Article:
Customer journeys may involve a variety of interconnected channels with in-person and digital interactions, making a comprehensive, agile CX strategy critical for success.
Develop data-driven, automated strategies
Creating an effective omnichannel experience requires a strategy that transforms data and feedback into actionable insights.
As B2B customers are often distinct with multiple stakeholders, customer profiles need to be bolstered by data to ensure you deliver the desired experience. Collating feedback from your customers regularly allows you to quickly adapt your strategy, with automation giving you the added benefit of speed when creating subsequent actions.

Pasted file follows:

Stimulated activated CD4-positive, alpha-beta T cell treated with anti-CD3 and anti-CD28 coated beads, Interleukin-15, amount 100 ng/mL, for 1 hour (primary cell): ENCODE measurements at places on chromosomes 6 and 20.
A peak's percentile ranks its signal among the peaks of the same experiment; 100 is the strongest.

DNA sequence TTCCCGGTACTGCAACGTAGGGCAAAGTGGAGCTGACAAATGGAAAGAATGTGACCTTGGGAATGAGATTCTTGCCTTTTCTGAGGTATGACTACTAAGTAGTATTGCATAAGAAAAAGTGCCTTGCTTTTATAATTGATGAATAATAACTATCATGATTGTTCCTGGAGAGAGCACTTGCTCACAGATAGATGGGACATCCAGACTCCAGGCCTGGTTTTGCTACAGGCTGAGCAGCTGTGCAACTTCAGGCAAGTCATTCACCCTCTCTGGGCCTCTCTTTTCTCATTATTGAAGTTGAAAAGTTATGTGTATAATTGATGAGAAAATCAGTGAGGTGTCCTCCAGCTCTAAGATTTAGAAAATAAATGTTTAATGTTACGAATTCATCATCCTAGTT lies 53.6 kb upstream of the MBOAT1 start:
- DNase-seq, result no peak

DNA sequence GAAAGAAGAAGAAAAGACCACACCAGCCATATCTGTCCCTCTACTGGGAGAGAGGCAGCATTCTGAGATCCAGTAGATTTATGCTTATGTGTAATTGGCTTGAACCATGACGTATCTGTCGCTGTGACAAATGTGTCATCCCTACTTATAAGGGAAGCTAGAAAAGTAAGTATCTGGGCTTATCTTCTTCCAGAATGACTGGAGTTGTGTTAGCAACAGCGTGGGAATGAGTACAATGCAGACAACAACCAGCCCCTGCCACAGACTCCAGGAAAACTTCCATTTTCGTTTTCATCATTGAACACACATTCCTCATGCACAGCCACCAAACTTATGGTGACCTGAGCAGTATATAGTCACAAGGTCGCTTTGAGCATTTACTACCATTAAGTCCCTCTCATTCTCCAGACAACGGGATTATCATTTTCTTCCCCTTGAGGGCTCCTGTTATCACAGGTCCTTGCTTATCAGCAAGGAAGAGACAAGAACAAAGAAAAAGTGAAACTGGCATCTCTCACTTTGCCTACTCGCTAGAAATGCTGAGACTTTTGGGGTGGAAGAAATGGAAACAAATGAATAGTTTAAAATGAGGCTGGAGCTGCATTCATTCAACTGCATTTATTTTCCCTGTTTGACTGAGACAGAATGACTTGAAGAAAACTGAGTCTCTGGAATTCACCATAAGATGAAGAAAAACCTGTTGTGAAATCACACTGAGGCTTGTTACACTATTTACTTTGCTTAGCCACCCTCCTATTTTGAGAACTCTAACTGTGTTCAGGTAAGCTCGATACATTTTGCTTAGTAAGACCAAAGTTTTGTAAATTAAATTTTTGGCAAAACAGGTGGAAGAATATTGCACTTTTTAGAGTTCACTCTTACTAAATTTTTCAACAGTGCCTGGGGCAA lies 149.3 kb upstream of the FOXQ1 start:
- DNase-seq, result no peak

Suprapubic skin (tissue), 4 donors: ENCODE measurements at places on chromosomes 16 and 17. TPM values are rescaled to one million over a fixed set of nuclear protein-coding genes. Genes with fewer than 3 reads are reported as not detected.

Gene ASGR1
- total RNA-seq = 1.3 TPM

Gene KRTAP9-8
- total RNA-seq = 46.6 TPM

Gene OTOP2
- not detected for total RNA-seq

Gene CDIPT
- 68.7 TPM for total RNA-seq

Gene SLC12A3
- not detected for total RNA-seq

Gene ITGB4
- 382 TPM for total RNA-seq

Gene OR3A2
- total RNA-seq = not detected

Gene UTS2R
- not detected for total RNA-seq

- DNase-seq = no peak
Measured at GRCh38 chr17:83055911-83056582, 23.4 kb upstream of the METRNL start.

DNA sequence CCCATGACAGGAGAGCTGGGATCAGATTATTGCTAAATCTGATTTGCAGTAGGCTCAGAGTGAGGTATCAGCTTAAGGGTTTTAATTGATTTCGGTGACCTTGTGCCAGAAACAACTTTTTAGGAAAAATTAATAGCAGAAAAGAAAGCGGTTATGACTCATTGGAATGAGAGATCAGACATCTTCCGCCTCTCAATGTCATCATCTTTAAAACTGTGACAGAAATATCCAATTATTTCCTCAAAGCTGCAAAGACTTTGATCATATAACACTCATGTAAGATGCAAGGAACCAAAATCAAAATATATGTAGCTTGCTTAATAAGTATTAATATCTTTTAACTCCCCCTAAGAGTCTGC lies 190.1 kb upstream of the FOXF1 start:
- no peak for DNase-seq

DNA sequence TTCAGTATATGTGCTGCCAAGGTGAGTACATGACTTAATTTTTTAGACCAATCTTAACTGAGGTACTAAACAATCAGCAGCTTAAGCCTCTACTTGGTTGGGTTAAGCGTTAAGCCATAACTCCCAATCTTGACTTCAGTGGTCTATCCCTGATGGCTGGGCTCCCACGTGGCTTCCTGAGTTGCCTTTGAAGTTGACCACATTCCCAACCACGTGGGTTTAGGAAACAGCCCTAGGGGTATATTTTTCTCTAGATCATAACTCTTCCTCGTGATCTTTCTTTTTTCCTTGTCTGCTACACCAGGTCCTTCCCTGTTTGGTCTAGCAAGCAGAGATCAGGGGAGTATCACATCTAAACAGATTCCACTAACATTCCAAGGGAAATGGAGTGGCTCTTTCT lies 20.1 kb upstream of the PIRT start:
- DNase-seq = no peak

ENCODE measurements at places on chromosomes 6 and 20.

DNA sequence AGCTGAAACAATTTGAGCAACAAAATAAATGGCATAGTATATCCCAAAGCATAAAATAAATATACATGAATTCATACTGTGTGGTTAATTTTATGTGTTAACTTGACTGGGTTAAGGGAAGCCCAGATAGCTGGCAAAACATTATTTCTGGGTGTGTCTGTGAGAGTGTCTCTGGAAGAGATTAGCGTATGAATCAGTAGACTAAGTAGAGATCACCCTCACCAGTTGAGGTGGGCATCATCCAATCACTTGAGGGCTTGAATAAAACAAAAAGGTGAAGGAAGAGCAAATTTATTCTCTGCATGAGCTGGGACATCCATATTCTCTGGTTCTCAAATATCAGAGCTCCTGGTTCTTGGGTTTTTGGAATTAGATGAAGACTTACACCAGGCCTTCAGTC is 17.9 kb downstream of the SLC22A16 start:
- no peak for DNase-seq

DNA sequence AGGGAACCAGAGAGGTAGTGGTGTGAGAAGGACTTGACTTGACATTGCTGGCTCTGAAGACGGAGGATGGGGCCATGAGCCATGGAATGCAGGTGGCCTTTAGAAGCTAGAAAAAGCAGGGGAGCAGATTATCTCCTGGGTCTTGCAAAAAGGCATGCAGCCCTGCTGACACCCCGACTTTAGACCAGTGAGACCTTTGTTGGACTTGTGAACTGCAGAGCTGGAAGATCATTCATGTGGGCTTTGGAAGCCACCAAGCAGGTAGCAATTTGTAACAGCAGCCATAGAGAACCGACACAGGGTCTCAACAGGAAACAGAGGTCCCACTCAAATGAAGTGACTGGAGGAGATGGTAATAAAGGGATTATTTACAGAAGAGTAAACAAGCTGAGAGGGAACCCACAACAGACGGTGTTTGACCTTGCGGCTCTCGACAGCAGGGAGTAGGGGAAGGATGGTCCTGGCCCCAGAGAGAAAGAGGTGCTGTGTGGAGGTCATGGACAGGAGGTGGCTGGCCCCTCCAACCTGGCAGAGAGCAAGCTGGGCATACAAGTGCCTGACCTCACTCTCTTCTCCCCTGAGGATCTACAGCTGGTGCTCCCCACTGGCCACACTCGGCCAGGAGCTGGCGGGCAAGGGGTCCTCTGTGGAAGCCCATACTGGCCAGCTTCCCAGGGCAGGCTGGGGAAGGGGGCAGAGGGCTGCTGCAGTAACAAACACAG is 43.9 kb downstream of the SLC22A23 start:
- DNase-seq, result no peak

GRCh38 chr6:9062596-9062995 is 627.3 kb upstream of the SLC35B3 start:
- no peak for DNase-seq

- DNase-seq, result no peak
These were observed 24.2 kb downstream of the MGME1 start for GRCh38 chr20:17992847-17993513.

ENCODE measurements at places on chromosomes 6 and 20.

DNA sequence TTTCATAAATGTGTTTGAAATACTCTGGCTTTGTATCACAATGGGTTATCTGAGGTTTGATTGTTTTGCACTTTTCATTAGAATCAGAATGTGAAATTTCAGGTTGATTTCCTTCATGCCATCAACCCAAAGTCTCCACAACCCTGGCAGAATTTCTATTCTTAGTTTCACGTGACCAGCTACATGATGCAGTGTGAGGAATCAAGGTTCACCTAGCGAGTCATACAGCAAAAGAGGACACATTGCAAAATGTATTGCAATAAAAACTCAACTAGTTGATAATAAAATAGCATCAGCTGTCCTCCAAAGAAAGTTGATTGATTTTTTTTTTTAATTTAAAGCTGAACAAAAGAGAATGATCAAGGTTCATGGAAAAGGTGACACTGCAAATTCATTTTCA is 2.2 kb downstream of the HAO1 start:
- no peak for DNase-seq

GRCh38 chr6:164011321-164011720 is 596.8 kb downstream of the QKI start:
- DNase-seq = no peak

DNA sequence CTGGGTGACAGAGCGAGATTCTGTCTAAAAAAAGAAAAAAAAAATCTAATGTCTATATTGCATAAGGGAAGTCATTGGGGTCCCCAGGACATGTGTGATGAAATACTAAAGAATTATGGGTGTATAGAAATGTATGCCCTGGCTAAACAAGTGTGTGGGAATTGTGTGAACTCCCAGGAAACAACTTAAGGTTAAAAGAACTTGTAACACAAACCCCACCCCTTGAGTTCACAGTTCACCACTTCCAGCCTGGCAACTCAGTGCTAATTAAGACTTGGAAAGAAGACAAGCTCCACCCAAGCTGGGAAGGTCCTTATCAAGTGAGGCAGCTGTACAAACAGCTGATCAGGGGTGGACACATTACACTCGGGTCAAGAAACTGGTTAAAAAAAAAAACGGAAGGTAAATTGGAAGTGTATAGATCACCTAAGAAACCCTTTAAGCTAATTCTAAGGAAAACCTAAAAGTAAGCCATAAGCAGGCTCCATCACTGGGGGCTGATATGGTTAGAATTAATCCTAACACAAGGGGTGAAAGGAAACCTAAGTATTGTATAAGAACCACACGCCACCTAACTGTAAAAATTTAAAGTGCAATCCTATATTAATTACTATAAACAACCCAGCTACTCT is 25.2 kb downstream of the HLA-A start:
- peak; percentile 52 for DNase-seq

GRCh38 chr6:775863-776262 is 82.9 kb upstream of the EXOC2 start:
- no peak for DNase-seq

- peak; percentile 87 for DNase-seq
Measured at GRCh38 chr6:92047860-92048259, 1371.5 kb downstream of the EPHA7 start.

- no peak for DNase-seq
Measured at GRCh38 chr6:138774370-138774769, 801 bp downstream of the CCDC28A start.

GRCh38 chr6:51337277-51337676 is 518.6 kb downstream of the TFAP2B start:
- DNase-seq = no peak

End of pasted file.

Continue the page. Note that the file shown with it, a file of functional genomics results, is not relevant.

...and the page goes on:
Bring personalisation to the fore
Each B2B customer – and their stakeholders – are unique, which means that their customer experience needs to be personalised to hold their interest. Rather than providing a stock experience that isn’t memorable, offering a tailored customer journey through preferred channels can help keep your customers from finding a better experience elsewhere.
Identify the factors behind customer churn
Figuring out why your customers are tempted to leave can help you to raise your customer retention rate and lower your customer churn. Using feedback, adapting to customer needs, and offering flexibility alongside loyalty programs can help you to develop stronger customer relationships and gain a competitive advantage.
Break down silos and equip your team for success
Breaking down silos by creating a CX strategy with input from across all your teams makes your customer experience more holistic and connected. Offering your team real-time, automated, and role-based insights helps your frontline employees, sales teams, and more to align their strategy, develop more tailored products and services and provide a memorable experience.